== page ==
Delaying Gratification

Another insight from Mark Manson’s newsletter:

Carpe diem, motherfuckers – There are a lot of side effects of deteriorating trust, but one of the more interesting ones is how a lack of trust can decrease people’s ability/desire to delay gratification. 
And delaying gratification is like, pretty much what makes us functional, civilized human beings. 
If you think about it, it makes sense. If I don’t trust that the bank is going to give my money back, if I don’t trust that my boss is going to reward me with a promotion, if I don’t trust my government is going to tax me fairly, then fuck it—YOLO. Spend all the money. Eat all the food. Go to all the parties. 
I learned this when I lived in Brazil. The first few months, like any typical American, I was shocked at how people spent all their money, didn’t plan for the future, and seemed to live with a wild abandon in the moment. It should be noted that this makes Brazilians excellent at parties. But it also made them terrible at getting anything procedural or bureaucratic accomplished.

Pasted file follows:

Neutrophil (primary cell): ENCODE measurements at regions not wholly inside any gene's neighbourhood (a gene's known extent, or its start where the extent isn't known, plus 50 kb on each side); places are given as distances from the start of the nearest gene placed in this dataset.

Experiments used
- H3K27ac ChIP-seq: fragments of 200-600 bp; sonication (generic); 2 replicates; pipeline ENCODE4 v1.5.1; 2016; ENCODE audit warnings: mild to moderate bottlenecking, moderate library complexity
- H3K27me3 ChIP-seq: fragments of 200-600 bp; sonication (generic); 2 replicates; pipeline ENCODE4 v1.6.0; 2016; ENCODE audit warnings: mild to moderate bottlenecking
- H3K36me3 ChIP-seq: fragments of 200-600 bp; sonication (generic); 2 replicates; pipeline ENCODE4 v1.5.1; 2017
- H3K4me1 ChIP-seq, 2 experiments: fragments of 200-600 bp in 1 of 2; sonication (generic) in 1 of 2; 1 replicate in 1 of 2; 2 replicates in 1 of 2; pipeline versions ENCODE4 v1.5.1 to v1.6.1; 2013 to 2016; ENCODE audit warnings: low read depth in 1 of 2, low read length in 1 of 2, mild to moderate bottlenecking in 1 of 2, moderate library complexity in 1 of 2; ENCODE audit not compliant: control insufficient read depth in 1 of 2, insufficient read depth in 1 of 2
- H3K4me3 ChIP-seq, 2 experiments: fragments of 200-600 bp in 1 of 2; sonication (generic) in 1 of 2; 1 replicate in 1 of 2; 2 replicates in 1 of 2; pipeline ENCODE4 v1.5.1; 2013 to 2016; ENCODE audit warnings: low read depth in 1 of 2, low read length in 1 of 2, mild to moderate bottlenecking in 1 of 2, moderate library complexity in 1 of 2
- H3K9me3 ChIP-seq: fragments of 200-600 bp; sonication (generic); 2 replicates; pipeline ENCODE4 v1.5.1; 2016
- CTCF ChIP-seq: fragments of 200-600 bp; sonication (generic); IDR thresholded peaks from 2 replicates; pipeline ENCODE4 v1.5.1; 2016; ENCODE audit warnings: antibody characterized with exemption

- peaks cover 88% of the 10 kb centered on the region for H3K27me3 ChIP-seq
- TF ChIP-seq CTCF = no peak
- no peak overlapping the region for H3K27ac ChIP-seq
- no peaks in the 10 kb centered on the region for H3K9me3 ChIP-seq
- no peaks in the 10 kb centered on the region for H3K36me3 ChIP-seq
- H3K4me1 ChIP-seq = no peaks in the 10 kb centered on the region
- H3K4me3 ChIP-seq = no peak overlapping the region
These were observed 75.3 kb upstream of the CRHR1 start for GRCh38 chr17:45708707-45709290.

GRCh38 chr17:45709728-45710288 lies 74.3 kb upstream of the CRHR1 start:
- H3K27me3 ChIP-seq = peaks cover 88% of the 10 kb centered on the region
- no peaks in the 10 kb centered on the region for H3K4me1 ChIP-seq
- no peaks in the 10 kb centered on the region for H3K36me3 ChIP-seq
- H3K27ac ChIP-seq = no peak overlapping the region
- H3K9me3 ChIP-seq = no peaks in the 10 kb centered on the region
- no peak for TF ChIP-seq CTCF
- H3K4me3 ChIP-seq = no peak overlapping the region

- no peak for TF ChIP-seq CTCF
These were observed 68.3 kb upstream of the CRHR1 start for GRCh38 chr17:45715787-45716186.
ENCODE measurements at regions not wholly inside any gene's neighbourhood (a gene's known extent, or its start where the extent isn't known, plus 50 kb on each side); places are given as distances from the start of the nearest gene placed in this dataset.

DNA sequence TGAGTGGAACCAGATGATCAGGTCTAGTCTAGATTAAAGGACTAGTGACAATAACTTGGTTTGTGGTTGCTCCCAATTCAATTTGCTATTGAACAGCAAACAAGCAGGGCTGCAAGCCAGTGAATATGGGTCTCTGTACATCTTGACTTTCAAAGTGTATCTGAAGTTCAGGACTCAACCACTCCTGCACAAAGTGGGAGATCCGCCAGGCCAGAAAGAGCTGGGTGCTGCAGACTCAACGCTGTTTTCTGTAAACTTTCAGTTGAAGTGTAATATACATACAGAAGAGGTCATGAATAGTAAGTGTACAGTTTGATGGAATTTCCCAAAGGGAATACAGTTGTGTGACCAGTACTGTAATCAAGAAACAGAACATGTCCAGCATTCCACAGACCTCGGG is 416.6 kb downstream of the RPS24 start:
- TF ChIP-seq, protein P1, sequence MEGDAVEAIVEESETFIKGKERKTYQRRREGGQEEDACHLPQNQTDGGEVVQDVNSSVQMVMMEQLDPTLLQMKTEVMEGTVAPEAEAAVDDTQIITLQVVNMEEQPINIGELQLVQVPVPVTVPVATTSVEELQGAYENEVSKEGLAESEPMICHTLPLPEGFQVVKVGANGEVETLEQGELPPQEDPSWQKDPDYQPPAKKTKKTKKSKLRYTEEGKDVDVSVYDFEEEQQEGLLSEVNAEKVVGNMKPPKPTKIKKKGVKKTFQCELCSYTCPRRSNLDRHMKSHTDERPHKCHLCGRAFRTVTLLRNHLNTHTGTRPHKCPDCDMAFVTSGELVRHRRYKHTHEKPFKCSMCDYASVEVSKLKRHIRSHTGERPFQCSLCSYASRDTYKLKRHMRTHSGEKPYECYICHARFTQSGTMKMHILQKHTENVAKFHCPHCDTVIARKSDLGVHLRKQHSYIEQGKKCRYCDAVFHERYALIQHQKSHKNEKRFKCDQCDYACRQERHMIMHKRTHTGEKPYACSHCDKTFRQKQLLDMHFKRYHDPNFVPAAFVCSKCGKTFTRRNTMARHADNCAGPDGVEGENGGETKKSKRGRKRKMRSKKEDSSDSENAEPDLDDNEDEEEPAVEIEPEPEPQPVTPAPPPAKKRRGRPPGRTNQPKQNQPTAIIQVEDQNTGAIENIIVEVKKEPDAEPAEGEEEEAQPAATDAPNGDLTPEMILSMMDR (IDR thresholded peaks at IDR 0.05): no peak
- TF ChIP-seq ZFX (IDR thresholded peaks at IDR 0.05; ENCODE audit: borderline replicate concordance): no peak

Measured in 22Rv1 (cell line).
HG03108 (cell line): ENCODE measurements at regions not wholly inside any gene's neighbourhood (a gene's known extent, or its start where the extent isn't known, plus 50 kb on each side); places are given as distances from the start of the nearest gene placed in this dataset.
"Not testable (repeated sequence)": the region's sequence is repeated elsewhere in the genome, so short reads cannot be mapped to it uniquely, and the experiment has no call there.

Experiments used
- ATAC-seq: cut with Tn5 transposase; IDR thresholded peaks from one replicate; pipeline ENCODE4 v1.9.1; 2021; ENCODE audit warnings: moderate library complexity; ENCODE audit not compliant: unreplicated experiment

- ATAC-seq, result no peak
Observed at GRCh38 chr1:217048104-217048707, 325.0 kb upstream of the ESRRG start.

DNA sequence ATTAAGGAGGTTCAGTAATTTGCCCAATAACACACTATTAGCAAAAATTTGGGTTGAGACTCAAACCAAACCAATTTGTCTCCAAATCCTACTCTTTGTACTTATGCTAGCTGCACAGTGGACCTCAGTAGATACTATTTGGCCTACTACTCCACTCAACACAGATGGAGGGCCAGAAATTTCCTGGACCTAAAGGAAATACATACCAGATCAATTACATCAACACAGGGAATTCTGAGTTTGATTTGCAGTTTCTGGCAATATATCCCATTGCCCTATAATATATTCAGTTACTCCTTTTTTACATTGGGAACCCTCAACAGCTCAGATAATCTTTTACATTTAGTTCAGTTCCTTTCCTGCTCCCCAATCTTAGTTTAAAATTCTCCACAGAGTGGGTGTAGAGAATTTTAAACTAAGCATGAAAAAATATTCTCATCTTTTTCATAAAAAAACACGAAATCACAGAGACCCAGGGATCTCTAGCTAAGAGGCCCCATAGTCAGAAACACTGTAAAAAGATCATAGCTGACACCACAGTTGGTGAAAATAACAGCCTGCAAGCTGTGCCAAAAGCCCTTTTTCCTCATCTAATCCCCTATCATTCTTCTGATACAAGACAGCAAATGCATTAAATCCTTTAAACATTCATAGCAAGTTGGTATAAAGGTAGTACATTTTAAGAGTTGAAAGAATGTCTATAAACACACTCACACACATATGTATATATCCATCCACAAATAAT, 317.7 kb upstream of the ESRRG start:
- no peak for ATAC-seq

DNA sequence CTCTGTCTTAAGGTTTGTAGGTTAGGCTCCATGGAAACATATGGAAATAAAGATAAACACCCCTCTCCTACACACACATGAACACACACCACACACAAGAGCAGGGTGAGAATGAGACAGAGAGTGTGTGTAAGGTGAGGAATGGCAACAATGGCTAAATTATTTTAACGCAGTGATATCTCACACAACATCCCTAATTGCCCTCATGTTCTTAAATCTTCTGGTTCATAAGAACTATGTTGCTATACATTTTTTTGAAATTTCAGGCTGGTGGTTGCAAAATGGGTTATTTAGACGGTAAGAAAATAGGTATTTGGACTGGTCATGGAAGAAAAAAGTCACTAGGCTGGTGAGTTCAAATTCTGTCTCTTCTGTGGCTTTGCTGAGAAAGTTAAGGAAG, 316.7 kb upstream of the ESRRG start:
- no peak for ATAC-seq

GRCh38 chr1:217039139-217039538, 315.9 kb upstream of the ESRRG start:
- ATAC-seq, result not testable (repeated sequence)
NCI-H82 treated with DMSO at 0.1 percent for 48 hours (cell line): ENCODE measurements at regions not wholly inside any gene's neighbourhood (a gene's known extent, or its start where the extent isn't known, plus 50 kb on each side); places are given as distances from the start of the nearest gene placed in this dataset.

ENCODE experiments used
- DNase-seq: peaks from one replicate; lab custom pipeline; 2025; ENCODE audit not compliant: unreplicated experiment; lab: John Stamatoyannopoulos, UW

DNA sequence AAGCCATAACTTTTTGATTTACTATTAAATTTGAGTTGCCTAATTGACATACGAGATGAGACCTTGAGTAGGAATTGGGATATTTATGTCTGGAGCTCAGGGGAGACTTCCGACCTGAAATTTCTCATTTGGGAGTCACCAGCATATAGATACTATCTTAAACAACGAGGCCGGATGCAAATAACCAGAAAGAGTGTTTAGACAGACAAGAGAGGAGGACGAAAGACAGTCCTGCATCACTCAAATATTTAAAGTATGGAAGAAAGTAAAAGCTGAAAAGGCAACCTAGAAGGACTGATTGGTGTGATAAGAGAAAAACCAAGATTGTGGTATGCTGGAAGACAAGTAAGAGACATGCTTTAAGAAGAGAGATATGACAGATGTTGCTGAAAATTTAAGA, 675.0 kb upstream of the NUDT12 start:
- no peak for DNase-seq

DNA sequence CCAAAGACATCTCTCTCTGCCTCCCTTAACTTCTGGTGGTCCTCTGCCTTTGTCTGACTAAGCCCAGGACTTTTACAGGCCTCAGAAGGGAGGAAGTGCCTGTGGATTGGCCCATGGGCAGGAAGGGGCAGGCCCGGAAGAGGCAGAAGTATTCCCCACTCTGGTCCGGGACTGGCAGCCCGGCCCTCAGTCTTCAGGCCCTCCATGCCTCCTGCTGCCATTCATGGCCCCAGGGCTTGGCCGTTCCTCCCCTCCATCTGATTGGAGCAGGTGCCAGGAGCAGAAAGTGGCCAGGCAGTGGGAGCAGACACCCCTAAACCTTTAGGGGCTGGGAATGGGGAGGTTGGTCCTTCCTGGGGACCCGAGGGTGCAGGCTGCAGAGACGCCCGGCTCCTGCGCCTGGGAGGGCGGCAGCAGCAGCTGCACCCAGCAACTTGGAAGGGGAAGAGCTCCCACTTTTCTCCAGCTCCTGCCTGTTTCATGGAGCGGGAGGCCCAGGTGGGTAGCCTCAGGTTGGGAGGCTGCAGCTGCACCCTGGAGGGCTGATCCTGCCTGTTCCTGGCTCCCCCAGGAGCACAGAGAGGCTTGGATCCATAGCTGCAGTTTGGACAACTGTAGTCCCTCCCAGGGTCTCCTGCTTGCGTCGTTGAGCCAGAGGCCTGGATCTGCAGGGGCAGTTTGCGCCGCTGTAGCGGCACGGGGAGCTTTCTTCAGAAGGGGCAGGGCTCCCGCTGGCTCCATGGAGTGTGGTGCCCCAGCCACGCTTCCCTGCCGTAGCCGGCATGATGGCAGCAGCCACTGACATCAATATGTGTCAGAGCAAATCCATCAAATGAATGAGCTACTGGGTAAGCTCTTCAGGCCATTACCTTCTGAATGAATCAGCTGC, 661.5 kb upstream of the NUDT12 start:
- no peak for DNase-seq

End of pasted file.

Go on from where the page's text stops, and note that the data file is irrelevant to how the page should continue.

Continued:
But the more time I spent in the country, the more I saw that there was a strange logic to it. 
Brazil has suffered multiple government collapses, military dictatorships, hyperinflation, monetary crises, insane tax regimes, not to mention an unfathomable amount of corruption. 
Of course you spend your money as soon as you get it. Of course you go full YOLO on a Thursday night. Of course you learn to enjoy every moment as much as possible. Because there’s a legitimate chance that anything good that is happening is not going to be around for long. 
I’ve long noted this same kind of impulsiveness growing among American culture. When I’ve written about it, I’ve blamed it on consumer culture and toxic social pressures and people just being immature on the internet. 
But perhaps there’s that same temporal logic undergirding it that there is in Brazil. And as the world opens up in the next few months, I expect to see that duel attitude grow—a general distrust that anything good is actually happening, on the one hand, followed by an indulgence in each and every moment on the other. 
Get your party shoes ready. You might need them.

Mark Manson